Background: Supportive care interventions used to manage chemotherapy-induced myelosuppression (CIM), including granulocyte colony-stimulating factors (G-CSFs), erythropoiesis-stimulating agents (ESAs), and red blood cell (RBC) transfusions, are burdensome to patients and associated with greater costs to health care systems. We evaluated the utilization of supportive care interventions and their relationship with the myeloprotective agent, trilaciclib.
Methods: Data were pooled from three independent randomized phase 2 clinical trials of trilaciclib or placebo administered prior to chemotherapy in patients with extensive-stage small cell lung cancer (ES-SCLC). The impact of supportive care on the duration of severe neutropenia (DSN), occurrence of severe neutropenia (SN), and occurrence of RBC transfusions on/after week 5 was analyzed across cycles 1-4. Concordance and association between grade 3/4 anemia, RBC transfusions on/after week 5, and ESA administration was also evaluated.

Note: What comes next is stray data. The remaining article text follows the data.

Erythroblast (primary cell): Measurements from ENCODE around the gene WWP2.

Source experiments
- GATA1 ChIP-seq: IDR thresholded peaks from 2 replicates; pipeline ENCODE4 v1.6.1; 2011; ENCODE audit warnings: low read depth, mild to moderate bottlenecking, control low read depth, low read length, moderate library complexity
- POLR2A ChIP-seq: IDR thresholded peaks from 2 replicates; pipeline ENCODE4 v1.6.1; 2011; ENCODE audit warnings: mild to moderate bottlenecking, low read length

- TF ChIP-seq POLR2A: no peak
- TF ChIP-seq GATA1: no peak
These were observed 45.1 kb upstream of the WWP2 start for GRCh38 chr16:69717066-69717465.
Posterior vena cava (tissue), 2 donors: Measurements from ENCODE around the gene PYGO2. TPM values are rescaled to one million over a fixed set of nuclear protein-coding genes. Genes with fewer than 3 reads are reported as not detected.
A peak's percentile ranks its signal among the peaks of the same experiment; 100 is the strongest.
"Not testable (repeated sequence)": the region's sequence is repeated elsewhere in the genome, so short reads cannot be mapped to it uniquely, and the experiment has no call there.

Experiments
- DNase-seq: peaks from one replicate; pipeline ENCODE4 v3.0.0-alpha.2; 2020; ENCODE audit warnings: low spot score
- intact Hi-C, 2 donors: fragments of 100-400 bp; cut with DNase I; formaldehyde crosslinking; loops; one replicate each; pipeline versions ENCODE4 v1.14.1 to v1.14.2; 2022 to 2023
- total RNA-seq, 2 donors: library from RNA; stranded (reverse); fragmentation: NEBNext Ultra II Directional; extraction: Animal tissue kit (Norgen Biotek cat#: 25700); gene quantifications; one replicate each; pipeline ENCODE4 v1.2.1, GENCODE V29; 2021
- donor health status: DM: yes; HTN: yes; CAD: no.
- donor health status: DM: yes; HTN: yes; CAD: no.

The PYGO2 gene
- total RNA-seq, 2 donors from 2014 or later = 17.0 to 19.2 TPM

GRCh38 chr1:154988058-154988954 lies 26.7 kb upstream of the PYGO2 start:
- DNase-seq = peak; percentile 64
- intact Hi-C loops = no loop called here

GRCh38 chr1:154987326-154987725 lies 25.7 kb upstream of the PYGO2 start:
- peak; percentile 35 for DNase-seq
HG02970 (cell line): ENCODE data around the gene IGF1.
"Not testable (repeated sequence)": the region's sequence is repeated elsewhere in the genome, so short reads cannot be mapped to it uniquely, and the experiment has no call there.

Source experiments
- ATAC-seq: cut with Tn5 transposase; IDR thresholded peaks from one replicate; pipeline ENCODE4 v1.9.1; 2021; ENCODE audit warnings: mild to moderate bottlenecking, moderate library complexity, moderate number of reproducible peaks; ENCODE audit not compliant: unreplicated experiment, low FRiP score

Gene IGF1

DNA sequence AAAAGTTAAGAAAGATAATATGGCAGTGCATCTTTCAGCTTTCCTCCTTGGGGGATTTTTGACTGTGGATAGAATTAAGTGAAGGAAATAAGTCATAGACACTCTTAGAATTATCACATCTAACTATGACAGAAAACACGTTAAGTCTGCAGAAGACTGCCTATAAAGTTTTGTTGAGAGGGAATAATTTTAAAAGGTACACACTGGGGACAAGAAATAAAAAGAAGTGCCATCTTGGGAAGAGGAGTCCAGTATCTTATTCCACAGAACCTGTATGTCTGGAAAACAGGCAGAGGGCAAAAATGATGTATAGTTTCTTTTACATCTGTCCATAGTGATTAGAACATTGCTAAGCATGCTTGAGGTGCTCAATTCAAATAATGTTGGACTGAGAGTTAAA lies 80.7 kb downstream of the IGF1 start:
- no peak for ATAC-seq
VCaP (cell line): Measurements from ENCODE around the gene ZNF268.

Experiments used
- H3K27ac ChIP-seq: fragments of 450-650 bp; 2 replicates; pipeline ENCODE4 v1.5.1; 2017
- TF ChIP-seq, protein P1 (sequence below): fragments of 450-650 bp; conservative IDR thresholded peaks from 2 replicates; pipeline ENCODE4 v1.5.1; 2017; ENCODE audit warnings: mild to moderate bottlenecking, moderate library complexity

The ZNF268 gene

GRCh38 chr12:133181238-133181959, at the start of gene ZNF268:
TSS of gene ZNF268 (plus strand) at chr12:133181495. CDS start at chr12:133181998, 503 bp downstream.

Results: The use of G-CSFs, ESAs, or RBC transfusions on/after week 5 was significantly lower among patients receiving trilaciclib versus placebo (28.5% vs. 56.3%, p < 0.0001; 3.3% vs. 11.8%, p = 0.0254; and 14.6% vs. 26.1%, p = 0.0252, respectively). Compared with placebo, trilaciclib significantly reduced DSN and SN, irrespective of G-CSF administration. RBC transfusions and ESAs were most often administered in patients with grade 3/4 anemia; however, patients typically received RBC transfusions over ESA administration.
Conclusions: By improving CIM and reducing the need for associated supportive care, trilaciclib has the potential to reduce the burden of myelosuppression on patients receiving myelosuppressive chemotherapy for the treatment of ES-SCLC.
Keywords: anemia; erythropoiesis-stimulating agent; granulocyte colony-stimulating factor; neutropenia; red blood cell transfusion; trilaciclib.
© 2021 The Authors. Cancer Medicine published by John Wiley & Sons Ltd.